Sophie Leveque 2017-11-13 11:57:55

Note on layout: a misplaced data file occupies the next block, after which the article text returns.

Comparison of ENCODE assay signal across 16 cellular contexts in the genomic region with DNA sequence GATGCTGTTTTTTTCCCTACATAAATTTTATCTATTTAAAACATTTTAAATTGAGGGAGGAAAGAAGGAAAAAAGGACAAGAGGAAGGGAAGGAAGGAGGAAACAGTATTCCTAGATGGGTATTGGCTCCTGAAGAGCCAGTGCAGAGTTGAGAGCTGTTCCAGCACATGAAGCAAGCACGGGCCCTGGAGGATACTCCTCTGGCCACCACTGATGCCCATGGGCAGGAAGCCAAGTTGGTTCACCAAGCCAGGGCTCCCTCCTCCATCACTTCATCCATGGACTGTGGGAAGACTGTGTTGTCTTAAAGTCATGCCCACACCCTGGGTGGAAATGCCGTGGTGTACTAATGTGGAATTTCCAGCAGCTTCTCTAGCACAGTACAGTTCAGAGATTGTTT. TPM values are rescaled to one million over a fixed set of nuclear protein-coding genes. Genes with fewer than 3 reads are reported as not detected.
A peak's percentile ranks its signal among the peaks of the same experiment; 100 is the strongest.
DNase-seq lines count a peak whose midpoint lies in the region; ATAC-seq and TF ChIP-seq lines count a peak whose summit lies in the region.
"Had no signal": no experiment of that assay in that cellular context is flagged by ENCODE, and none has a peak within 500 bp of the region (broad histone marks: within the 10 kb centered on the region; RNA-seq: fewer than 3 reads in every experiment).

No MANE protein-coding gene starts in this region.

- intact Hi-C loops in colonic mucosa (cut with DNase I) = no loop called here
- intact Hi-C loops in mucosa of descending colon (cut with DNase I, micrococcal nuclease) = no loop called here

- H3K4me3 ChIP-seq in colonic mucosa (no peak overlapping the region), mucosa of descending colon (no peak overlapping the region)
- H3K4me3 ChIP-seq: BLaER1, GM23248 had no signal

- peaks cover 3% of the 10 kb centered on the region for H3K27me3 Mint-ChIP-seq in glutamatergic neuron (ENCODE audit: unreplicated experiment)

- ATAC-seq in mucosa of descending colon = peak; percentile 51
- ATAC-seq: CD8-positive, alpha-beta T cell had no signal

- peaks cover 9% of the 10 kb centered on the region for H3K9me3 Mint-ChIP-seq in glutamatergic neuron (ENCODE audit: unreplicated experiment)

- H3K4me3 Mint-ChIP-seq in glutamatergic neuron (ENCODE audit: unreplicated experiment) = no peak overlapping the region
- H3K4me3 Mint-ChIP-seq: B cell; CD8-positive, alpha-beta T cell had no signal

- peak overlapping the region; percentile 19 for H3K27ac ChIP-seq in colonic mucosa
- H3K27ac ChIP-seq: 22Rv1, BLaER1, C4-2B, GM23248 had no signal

I was lured into my first processing project by hand-carved plates. The project was for the Dolmen Press, an Irish publishing house active from 1951 to 1987, and founded and run by Liam Miller and his wife, Josephine. The Z. Smith Reynolds (ZSR) Library at Wake Forest University acquired the Dolmen’s design work, printing plates, correspondence, and administrative papers in the late 1980s. Although niche, it’s a treasure trove of work by famous artists and Irish poets, including W.B. Yeats. The goal of the project, headed by ZSR Preservation Librarian Craig Fansler, was to create a directory of images so that the library had a handy guide to the vast collection of art. My motives were less pure. I wanted to touch the plates, to feel the metal, linoleum, or wooden hand-carved plates and hold them in my hands. “Things Fall Apart; the Centre Cannot Hold” When I encountered the collection as a student, there were 15 heavy boxes of printing plates. Over time, we divided the plates into 37 boxes so that each was easier to lift and sort through. Our first box contained materials from Tate Adams and his book Soul Cages. That was pretty straightforward. Then things got tricky. The next box contained artists beginning with the letter “B,” but also plates from unknown artists and publications. Eventually, the loose alphabetical order gave way completely. Six boxes in, when I should have been mid-alphabet, I was finding more of Mia Cranwill’s plates alongside Bridget Swinton’s work, in addition to a lot of unlabeled chaos. We realized that when the original finding aid was created long ago, some plates had not been counted, so we didn’t even know how many plates there were altogether. Excel became my friend. I made categories for the material of each plate, the image depicted, the artist (if known), and its publication (if known). I also recorded any notes from the back of the plate and the call number of the publication. Then I numbered each plate and its print. Finally, I took a picture of the print to later link to the photos in the Excel sheet. After 500 plates, I got into a rhythm. When the glare of the computer screen got tiresome, unpacking boxes kept me engaged. I loved the warm feel of the wooden plates as opposed to the thin, unmounted metal plates. Fansler’s immense knowledge of the collection allowed him to hunt down images in their publications so we could cite them. The Dolmen XXV: A Bibliography 1951–1976 by Liam Miller helped us tremendously, and the detective work balanced out the monotony. Personally, holding the works of Tate Adams, Pauline Bewick, Leonard Baskin, Louis le Brocquy, and Juanita Casey felt intimate and precious, like I had a museum all to myself. “The World Is Full of Magic Things” After eight months and more than 1,200 plates, I delved into metadata standardization, also known as sheer insanity. After a hundred hours of creating data, I had to clean up my work. Our archivist, Stephanie Bennett, was patient with me as I toiled with a monster of my own making. How could I use a comma so inconsistently? I thought. My gusto for the project was challenged by the sheer grit it took to sort through everything. I began to wonder why the collection mattered. I thought about the most unique thing I had seen over the course of the project. The book, Yeats and the Noh, details the poet’s attempt to bring the themes of traditional Japanese theater—Noh—to the Irish stage. The plates from this book were bizarre to me—images of Japanese masks alongside western Christian imagery and Irish landscapes. What did Yeats want with Japanese masks? From my Western perspective, the masks were so different than what I was used to seeing, and I realized that viewers in 1960s Ireland probably had the same sense of surprise I did. I see why Yeats pursued the complex mixture of confusion and curiosity in his work. The Dolmen Press Collection is a form of material culture we can study to see the overlap between poetry, Irish values, publishing, and sometimes, as in the case of Yeats and the Noh, interaction with other cultures. As I deleted extra spaces in my spreadsheet, I had a thought: archival processing is an act of homage. “Let Us Go Forth, the Tellers of Tales” Within the ZSR Library, that meant making this collection from a different culture accessible (all plates accounted for) and usable (able to be studied without damage done to the irreplaceable object). It would have been excellent to have a digital exhibit. I tagged images to create two exhibits: one for women or genderless figures and the other for overt Christian imagery. These tags still exist in the metadata, but it was a little disappointing that my hopes for a digital collection were dashed. I’d spent a lot of time resizing images and trying to figure out what kind of link would work to upload them in something like Omeka, which ultimately didn’t turn out to be the right tool for the collection’s specifications. It took introspection to understand that this collection was going to survive long after my time at the ZSR Library. A bow to wrap the project up in the short term wasn’t feasible—and isn’t with many archival processing projects. As a novice (I haven’t yet earned my MLIS degree through the University College Dublin in Ireland), I learned some things the hard way. I wish I had thought more carefully about the vocabulary I was using. Considering Dublin Core metadata standards before I began would have been easier than making my data fit the other way. I’m also more aware of archivists’ important tasks. Collections don’t often get a second pass, and it wasn’t until I was almost finished that I appreciated the gravity of my choices, whether it be how I described an image or if I had interpreted a detail correctly. Now that the collection has been processed, I hope that researchers use it, that someone studies the gender breakdown (14 women artists versus 39 male artists) or sheds light on the 600 plates we couldn’t connect to an artist or a publication. And I have an earnest appreciation for processing requirements. After all, if materials cannot be found, they cannot be used, studied, or enjoyed. We process to protect. This article originally appeared as a series of blog posts, which can be found at https://zsr.wfu.edu/2017/dolmen-printing-plates-processingadventure-part-3. Subheadings are lines of poetry by W.B. Yeats.